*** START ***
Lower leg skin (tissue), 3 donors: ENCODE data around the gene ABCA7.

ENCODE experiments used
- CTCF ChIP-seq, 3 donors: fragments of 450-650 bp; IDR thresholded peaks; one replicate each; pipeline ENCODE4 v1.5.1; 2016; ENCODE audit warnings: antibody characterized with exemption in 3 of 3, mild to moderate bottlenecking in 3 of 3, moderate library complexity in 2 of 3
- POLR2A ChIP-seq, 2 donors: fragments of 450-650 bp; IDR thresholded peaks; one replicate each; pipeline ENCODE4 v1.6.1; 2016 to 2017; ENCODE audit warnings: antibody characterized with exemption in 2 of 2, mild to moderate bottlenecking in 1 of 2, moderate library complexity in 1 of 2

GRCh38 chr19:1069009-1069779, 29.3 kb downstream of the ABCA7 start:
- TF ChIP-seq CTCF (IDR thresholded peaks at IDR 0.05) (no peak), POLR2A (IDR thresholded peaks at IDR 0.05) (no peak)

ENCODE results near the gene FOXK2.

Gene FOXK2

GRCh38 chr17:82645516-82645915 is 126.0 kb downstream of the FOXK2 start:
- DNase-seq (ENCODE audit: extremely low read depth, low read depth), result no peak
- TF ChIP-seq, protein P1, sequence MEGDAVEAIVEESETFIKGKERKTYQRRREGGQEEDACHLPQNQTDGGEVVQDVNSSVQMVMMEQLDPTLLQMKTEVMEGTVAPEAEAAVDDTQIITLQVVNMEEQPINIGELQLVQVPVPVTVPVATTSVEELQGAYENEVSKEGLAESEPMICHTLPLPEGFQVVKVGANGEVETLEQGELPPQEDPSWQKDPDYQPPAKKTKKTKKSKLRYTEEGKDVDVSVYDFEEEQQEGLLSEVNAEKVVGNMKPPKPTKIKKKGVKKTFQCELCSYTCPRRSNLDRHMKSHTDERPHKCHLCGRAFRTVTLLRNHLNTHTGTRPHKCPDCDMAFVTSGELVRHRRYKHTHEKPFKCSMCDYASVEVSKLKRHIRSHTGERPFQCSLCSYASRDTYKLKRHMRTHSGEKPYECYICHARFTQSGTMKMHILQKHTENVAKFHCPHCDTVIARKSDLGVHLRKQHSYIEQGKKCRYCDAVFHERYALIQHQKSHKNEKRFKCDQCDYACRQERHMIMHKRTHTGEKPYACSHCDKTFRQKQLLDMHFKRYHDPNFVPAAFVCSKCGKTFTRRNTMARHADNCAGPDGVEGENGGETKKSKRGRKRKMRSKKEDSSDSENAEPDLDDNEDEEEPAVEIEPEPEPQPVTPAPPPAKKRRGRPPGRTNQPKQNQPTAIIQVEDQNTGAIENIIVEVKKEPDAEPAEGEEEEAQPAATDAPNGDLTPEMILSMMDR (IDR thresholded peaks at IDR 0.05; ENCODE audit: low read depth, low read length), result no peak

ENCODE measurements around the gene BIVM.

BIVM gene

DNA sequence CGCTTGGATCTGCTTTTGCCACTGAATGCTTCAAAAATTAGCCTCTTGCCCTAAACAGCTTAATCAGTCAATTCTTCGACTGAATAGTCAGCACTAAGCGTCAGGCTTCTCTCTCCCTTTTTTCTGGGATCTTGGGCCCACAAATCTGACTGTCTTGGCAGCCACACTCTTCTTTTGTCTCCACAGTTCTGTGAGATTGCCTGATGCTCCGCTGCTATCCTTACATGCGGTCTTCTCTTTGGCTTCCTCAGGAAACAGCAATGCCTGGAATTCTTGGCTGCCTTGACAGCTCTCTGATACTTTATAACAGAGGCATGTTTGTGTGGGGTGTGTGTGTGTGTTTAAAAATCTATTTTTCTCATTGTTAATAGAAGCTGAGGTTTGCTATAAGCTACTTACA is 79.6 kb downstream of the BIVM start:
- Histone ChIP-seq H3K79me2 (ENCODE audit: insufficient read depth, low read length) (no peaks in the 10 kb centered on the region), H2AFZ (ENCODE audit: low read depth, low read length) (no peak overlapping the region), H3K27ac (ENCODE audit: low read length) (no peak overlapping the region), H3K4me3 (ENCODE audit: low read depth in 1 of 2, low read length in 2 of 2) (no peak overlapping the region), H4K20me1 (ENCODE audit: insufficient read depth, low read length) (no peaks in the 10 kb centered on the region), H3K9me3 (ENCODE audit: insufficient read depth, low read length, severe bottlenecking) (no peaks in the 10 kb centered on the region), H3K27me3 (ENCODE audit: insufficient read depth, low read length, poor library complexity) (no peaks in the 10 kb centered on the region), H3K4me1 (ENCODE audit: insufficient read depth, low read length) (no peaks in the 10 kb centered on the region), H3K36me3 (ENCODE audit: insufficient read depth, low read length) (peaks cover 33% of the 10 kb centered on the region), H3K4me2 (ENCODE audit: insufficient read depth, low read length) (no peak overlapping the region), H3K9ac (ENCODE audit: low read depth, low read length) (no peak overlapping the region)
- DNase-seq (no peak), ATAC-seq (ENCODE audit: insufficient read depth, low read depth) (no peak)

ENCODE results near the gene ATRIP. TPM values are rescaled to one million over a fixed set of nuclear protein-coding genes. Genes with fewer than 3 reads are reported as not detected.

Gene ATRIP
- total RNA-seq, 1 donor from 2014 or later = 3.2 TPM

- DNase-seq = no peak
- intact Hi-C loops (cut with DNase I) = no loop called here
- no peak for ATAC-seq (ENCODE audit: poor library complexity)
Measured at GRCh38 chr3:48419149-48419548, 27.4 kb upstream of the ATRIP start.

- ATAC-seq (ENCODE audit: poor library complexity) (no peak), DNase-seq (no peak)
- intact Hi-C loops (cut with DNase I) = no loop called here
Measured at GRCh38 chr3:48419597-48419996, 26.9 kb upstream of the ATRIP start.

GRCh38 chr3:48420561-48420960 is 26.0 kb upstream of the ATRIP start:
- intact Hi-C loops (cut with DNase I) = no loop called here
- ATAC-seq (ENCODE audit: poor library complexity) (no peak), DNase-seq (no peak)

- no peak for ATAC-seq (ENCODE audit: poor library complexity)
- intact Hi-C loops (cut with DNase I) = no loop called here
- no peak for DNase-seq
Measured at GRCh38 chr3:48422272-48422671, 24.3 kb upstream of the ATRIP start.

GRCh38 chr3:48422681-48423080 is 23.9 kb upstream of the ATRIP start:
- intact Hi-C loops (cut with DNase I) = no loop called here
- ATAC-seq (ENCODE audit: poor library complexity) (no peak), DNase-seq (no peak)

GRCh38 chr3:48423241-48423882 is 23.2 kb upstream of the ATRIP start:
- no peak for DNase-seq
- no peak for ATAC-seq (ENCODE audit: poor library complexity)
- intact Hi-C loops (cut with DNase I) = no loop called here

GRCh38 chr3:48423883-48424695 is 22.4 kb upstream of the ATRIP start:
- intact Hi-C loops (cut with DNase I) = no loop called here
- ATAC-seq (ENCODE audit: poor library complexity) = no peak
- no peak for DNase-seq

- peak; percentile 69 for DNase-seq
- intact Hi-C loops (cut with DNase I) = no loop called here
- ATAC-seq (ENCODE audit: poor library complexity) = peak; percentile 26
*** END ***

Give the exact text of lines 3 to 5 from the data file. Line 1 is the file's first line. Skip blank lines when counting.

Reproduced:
- CTCF ChIP-seq, 3 donors: fragments of 450-650 bp; IDR thresholded peaks; one replicate each; pipeline ENCODE4 v1.5.1; 2016; ENCODE audit warnings: antibody characterized with exemption in 3 of 3, mild to moderate bottlenecking in 3 of 3, moderate library complexity in 2 of 3
- POLR2A ChIP-seq, 2 donors: fragments of 450-650 bp; IDR thresholded peaks; one replicate each; pipeline ENCODE4 v1.6.1; 2016 to 2017; ENCODE audit warnings: antibody characterized with exemption in 2 of 2, mild to moderate bottlenecking in 1 of 2, moderate library complexity in 1 of 2

GRCh38 chr19:1069009-1069779, 29.3 kb downstream of the ABCA7 start: